Congress leader Priyanka Gandhi is being described as a Brahmastra that the party is firing at Prime Minister Narendra Modi. Priyanka hasn’t objected to this metaphor. Nor has Congress denied it’s using her as Lord Brahma’s missile. This silence is astonishing for two reasons.
One is that Brahmastra is labelled in Hindu epics as a “weapon of last resort”. It was used in mythological wars only when all other ‘astras’ to defeat the enemy were either exhausted or considered duds. The tacit admission by Congress that Priyanka is its Brahmastra can only mean that its war against Modi and his BJP has taken a hopeless turn. It also means that the R-missiles Congress has used — Rahul and Rafale — have utterly failed, and BJP can only be vanquished by the invincible B-missile.
That brings us to the second reason why the whole thing is so baffling. Is Brahmastra really invincible? Hindu mythology, which says it’s invincible, also says it isn’t — at least not always. Epics that talk of the B-missile also mention other B-series weapons. Brahmastra isn’t just one thing. It has different versions like, for instance, the BrahMos missile, whose name comes from the first letters of India’s Brahmaputra and Russia’s Moskva rivers and which the two countries have jointly developed.
Brahmastra vs Brahmadanda
Brahmadanda was another version of Brahmastra. In his celestial wisdom, Lord Brahma found it necessary to create Brahmadanda as an antidote for his own Brahmastra. It’s a good thing that he did it. When sage Vishvamitra fired Brahmastra against Maharishi Vasishta, it was swallowed by the latter’s Brahmadanda. Lord Hanuman too survived Brahmastra when Indrajit dispatched it in his direction.
Those who call Priyanka a Brahmastra have only read one half of Hindu mythology. The other half leaves open the question of Modi using a Brahmadanda to neutralise it. But even if Priyanka isn’t as unbeatable as Modi-baiters are making her out to be, the danger of her deployment to Modi in eastern Uttar Pradesh and, by corollary, in the rest of India can’t be shrugged off altogether.
That’s not because she has a proven track record of attracting voters like a magnet draws iron filings. It’s only because she is a new weapon that Congress would be firing, and any good fighter would be wary of untested weaponry. Despite some lost battles in recent state Assembly elections, BJP can depend upon Modi to be a good fighter who would refuse to underestimate Priyanka.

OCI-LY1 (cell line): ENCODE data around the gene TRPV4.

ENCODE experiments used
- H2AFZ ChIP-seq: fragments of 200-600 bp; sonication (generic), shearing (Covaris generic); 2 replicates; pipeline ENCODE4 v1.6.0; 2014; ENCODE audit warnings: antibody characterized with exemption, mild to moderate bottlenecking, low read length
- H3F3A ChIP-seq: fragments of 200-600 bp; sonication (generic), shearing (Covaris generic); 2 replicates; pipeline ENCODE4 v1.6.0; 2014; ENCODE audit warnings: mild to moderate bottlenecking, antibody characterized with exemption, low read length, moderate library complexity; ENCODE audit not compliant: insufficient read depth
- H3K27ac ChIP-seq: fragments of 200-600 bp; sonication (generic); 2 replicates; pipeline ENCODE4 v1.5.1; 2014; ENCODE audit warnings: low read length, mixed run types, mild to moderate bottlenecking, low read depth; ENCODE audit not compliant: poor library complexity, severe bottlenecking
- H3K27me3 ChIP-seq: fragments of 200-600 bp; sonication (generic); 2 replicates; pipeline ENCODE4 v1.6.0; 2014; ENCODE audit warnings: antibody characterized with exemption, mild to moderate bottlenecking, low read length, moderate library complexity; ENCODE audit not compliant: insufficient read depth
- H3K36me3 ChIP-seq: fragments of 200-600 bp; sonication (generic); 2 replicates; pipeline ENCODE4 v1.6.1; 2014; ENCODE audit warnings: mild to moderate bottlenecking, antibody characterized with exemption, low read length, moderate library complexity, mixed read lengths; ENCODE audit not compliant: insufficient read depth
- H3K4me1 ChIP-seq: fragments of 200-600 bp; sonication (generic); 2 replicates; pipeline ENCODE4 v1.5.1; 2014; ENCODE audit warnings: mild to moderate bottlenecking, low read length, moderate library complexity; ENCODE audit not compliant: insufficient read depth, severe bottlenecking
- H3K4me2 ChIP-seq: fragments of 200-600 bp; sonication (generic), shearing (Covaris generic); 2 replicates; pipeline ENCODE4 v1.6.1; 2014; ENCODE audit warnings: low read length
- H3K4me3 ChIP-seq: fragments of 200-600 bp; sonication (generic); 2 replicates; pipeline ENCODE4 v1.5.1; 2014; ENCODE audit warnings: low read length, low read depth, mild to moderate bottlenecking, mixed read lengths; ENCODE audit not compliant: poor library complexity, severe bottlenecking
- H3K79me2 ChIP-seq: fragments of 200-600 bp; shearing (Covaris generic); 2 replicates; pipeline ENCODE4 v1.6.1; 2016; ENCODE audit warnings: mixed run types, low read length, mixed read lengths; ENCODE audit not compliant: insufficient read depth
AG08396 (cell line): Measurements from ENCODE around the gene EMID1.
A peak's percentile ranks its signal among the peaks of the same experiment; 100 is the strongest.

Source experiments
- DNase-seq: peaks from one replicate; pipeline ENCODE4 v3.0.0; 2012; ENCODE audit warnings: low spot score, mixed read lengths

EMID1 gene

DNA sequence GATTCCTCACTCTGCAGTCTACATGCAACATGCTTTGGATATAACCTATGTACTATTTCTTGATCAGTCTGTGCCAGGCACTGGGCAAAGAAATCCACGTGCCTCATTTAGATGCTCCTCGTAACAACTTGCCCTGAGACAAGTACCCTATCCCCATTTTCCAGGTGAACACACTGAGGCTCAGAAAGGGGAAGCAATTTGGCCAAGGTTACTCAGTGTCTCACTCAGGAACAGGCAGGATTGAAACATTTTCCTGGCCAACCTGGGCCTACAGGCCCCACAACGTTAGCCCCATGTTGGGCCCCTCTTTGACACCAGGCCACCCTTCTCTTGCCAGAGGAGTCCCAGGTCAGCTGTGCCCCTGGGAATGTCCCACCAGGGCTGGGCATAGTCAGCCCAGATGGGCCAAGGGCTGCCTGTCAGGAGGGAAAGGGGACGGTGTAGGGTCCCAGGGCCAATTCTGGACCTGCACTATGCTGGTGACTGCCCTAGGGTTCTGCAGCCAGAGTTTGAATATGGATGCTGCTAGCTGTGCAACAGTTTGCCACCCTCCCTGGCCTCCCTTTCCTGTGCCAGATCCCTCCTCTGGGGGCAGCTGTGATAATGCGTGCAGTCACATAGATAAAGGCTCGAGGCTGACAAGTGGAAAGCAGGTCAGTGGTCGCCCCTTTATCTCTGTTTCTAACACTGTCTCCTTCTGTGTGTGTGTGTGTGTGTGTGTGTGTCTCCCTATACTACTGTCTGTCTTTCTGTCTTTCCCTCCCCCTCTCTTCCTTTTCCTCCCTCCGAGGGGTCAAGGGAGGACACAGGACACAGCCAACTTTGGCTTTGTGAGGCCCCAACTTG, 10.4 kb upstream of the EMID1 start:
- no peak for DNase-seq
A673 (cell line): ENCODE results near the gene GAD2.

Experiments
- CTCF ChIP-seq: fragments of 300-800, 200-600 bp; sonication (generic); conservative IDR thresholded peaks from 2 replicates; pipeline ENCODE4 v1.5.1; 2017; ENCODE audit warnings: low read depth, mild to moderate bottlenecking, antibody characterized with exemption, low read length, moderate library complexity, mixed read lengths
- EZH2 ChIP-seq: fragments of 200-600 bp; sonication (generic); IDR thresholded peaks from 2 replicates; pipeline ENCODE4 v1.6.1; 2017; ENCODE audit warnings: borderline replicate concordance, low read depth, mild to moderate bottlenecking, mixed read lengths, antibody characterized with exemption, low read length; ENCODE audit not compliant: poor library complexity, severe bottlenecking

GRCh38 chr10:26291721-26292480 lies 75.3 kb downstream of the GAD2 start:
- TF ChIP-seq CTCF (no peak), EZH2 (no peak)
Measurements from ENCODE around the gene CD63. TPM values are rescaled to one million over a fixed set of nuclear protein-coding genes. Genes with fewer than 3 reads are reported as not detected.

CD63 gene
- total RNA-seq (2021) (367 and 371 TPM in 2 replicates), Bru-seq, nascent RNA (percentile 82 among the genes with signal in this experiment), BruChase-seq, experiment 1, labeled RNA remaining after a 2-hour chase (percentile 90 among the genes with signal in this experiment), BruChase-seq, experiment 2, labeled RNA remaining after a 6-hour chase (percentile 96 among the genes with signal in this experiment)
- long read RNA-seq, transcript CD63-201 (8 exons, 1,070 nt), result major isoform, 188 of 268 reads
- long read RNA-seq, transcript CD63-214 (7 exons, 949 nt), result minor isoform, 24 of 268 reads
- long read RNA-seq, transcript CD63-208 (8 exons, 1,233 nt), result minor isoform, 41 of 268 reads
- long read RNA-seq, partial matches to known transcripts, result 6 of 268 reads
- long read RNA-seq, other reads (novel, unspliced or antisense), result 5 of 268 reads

But overestimating Priyanka would be just as harebrained as underestimating her is foolhardy. The ecstatic song-and-dance in Congress and sections of media which are in love with the dynasty are based on unproven theories and hypotheses of the wishful-thinking kind. One is that she will cut into BJP’s upper caste votes. She might, and that could harm BJP.
But Priyanka might also end up dividing the anti-Modi vote in Uttar Pradesh in a way that could help BJP. If the chances of such an eventuality force SP and BSP in UP to come to some kind of an understanding with Congress, the party may benefit from it, and that’s what Modi would be wary of.
The common refrain among those celebrating Priyanka’s appointment is that she will jazz up the party’s dishevelled machinery. That could happen in a state where Congress has hit an abysmal depth. The party can only come up because it isn’t possible to go any further down. But enthusing cadres isn’t exactly the same thing as enthusing voters.
All that we know of Priyanka so far is that she is equipped with a natural skill to charm listeners. I could see it as early as 1999 in Bellary (now called Ballari) where Sonia was contesting against BJP’s Sushma Swaraj. Congress supporters and some dynasty-loving senior journalists from Delhi transported themselves to cloud nine just by watching her walk “gracefully” behind her mother.
It was evident even then that she connected with voters better than her mother. When Sonia spoke, she seemed as if she was reading the shopping list at the grocer’s, but the daughter no doubt held the attention of listeners. There were, of course, comments about Priyanka’s face being a Xerox copy of Indira Gandhi’s and about the way she tilted her chin “just like” her grandmother. Similarities extend to hair and nose, and even to the way she joins her palms in a namaste like Indira. We are also told that she has the same glow in her face that Indira apparently had, though many of us missed it. And we are informed that Priyanka has even kept some of her grandmother’s saris.
Memories of ‘Classic Coke’
In sum, the biggest quality of Priyanka that the family’s crawling and cringing admirers are trumpeting about — though she herself keeps a dignified silence — is that she is a duplicate of Indira Gandhi.
That’s what makes the launch of an Indira-lookalike in the political market look suspiciously like a corporate stratagem to rebrand old brands. For instance, when its old product was untenable, Coca Cola rebranded it as New Coke and, when that didn’t work, the original was brought back as Coke Classic.
The Priyanka-Indira comparisons are, however, grossly unfair to her. Priyanka is Priyanka and not the clone of somebody else even it’s her grandmother. To be fair, her entry into politics is also not a sudden event. She has been around, dabbling in politics. If Rahul Gandhi is to be believed, she delayed her formal entry into politics only because of her growing children. The real reason for this delay may never be authentically known.
Priyanka’s political debut isn’t sudden, but her appointment as a general secretary is. That’s what raises questions about the intentions behind it.
And that also raises another question of shame — an affront to healthy democracy. Whether India will be Congress-mukt or not, Congress may never be dynasty-mukt.
Author tweets @sprasadindia
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Updated Date: Jan 26, 2019 19:24:25 IST